Relic of crucifixion cross to be used in King Charles' coronation

Relic of crucifixion cross to be used in King Charles' coronation
Apr 2023

Relic of crucifixion cross to be used in King Charles' coronation

The Cross of Wales, showing the relic of the True Cross.(Photo: Church in Wales/Dave Custance)

The Vatican has donated fragments of what is traditionally believed to be the cross used in the crucifixion of Christ to King Charles III.

Matteo Bruni, director of the Holy See Press Office, confirmed to reporters that "fragments of the Relic of the True Cross were donated by the Holy See in early April, through the Apostolic Nunciature, to His Majesty King Charles III, Supreme Governor of the Church of England, as an ecumenical gesture on the occasion of the centenary of the Anglican Church in Wales".

Bruni said that two small wooden fragments of the cross had been gifted to the King.

The fragments have been incorporated into a new Cross of Wales that will lead the procession at the King's coronation at Westminster Abbey on 6 May.

The cross has been inscribed with words from the last sermon by St David, the patron saint of Wales. In Welsh, they read, "Byddwch lawen. Cadwch y ffydd. Gwnewch y Pethau Bychain." Translated into English, this is, "Be joyful. Keep the faith. Do the little things."

The cross was presented by King Charles as a centenary gift to the Church in Wales, and blessed by the Archbishop of Wales, Andrew John, at Holy Trinity Church, Llandudno, on Wednesday.

Archbishop John said, "We are honoured that His Majesty has chosen to mark our centenary with a cross that is both beautiful and symbolic.

"Its design speaks to our Christian faith, our heritage, our resources and our commitment to sustainability. We are delighted too that its first use will be to guide Their Majesties into Westminster Abbey at the coronation Service."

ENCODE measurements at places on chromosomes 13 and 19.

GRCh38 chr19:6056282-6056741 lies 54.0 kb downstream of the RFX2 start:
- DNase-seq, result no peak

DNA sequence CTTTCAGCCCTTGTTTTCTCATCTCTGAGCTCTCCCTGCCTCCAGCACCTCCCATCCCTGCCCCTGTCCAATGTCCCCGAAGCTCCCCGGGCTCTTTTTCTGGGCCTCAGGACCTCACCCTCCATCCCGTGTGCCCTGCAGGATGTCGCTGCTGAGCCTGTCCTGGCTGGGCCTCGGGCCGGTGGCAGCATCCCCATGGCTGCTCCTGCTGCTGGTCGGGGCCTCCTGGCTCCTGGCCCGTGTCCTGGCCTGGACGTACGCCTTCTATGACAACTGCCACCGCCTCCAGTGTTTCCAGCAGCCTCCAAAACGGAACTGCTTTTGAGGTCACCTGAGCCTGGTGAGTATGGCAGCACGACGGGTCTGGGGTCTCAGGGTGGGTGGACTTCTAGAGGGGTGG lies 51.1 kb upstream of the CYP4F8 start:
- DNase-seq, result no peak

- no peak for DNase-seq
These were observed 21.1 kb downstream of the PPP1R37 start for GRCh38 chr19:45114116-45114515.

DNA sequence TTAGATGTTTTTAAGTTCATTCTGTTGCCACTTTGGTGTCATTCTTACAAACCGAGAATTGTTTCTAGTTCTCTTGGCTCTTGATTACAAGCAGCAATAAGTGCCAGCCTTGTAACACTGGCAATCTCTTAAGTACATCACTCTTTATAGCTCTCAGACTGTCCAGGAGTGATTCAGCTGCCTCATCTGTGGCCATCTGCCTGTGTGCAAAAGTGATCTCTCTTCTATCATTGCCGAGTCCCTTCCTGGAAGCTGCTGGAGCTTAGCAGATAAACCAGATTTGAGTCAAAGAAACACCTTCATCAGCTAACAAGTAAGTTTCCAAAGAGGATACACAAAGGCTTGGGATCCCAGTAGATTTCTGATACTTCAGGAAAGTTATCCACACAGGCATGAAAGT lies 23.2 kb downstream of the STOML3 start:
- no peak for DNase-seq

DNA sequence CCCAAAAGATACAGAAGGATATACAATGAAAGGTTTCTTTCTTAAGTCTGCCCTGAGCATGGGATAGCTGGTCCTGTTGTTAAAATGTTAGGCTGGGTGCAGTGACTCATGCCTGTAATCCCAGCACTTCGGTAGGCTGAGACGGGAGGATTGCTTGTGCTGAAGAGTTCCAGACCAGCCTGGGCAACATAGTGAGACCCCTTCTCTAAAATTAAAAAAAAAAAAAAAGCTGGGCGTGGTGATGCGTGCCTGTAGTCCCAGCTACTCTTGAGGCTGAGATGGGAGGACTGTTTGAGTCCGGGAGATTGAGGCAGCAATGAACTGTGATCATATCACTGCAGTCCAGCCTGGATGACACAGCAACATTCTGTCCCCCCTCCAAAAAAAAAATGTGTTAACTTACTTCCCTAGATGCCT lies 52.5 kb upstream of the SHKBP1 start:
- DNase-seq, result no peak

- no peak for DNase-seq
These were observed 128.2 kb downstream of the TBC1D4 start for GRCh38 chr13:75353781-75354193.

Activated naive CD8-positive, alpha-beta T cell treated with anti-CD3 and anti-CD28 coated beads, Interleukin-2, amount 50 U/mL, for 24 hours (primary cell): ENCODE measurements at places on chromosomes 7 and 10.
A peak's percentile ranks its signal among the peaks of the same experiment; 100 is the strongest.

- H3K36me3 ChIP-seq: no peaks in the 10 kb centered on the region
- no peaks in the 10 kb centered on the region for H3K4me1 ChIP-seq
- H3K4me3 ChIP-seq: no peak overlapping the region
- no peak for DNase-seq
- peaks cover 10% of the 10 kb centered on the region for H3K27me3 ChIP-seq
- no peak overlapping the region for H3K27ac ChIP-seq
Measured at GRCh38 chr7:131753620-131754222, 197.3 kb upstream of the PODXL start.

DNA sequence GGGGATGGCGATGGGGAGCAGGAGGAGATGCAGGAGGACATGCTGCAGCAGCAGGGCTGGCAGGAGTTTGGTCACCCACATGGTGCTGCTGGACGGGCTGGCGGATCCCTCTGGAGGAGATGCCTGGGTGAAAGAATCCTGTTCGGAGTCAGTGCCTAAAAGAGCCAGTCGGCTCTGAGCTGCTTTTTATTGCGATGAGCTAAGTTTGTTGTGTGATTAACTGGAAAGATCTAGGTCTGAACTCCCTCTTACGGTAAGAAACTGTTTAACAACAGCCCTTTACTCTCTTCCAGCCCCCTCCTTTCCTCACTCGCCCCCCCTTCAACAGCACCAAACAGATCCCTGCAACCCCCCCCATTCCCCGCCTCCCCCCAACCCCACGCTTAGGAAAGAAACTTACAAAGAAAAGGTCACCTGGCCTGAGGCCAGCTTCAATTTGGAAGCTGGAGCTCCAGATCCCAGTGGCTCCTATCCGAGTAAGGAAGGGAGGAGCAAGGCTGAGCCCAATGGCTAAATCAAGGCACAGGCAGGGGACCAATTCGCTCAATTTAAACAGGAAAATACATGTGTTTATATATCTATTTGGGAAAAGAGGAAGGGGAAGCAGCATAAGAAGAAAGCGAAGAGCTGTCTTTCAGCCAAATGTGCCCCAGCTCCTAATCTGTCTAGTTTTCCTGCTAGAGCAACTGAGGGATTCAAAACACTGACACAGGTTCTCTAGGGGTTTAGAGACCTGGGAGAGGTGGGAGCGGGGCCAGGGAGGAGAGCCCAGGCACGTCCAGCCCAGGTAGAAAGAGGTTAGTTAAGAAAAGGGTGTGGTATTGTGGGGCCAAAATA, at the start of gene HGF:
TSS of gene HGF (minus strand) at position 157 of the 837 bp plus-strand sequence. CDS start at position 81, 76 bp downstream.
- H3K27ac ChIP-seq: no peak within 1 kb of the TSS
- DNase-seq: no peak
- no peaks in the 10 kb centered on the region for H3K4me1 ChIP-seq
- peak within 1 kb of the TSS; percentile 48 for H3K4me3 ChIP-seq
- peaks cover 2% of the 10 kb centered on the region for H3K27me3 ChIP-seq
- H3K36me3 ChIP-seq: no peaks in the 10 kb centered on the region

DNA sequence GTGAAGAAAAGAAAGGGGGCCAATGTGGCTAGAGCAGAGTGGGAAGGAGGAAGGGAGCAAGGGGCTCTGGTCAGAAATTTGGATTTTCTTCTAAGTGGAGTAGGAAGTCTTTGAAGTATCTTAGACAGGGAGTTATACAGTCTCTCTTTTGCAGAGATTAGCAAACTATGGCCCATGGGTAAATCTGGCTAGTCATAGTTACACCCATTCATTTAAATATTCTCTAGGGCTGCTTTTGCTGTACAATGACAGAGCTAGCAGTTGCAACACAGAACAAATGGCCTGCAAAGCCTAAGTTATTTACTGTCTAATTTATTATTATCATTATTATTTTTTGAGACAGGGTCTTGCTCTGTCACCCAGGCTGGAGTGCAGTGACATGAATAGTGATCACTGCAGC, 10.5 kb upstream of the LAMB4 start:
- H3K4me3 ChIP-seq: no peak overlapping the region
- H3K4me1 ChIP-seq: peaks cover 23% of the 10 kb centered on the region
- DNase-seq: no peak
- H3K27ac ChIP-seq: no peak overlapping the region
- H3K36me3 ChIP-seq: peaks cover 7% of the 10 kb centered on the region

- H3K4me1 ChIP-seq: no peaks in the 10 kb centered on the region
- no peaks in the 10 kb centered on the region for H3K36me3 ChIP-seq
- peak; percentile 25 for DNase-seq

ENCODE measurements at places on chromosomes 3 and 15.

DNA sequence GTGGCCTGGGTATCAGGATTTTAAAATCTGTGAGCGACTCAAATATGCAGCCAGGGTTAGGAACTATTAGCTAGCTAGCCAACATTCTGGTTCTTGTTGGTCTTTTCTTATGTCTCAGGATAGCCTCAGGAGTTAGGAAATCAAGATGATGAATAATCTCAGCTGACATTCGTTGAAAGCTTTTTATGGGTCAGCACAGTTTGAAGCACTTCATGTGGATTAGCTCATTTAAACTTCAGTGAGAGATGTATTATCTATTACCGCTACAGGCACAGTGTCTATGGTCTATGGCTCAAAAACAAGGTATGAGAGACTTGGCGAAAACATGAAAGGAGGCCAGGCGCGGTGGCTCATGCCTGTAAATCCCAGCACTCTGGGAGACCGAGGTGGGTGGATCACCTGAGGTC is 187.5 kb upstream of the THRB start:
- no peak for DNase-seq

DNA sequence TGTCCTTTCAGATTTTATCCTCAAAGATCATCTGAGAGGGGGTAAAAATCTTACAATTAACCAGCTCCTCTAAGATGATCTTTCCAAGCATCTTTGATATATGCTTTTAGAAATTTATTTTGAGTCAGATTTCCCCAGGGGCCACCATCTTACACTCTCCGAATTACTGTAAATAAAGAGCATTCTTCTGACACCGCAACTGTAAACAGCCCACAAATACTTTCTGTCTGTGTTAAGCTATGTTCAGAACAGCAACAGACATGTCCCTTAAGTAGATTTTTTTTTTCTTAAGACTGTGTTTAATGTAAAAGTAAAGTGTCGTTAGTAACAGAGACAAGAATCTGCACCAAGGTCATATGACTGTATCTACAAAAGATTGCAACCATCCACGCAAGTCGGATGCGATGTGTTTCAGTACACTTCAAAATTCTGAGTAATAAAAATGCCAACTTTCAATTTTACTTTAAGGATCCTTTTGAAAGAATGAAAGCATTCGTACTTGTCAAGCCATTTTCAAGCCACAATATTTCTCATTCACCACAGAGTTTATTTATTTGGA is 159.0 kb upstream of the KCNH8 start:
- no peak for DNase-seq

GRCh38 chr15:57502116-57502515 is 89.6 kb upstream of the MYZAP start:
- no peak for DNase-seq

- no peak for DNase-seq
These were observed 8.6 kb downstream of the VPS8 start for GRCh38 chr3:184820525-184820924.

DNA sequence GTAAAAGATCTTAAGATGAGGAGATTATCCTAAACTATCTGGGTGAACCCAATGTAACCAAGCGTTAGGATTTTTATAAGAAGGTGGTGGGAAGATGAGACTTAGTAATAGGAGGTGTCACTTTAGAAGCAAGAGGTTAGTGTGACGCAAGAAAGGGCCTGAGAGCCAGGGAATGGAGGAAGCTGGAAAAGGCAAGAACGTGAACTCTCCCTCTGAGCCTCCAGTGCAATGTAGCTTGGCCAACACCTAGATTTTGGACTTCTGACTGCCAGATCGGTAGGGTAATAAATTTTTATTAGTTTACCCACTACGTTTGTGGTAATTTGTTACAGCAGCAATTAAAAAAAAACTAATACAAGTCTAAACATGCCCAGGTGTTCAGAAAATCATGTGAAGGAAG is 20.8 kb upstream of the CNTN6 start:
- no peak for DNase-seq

Designer and maker, Michael Lloyd, crafted the cross from recycled silver bullion provided by the Royal Mint at Llantrisant, together with a shaft of Welsh windfall timber and a stand of Welsh slate.

"This project started with a love of the material, its malleability, its potential for expression," he said.

"The commission has allowed me to delve into the previous 1,000 years of faith and history.

"Now, with more than 267 thousand hammer blows, the cross has emerged from the inanimate sheets of silver, and I am delighted it will be used as part of the coronation service on 6 May."

Following the coronation, the cross will be officially received by the Church in Wales at a service and its use shared between the Anglican and Catholic Churches in Wales.

The Catholic Archbishop of Cardiff, Mark O'Toole, said, "With a sense of deep joy we embrace this Cross, kindly given by King Charles, and containing a relic of the True Cross, generously gifted by the Holy See.

"It is not only a sign of the deep Christian roots of our nation but will, I am sure, encourage us all to model our lives on the love given by our Saviour, Jesus Christ.

"We look forward to honouring it, not only in the various celebrations that are planned, but also in the dignified setting in which it will find a permanent home."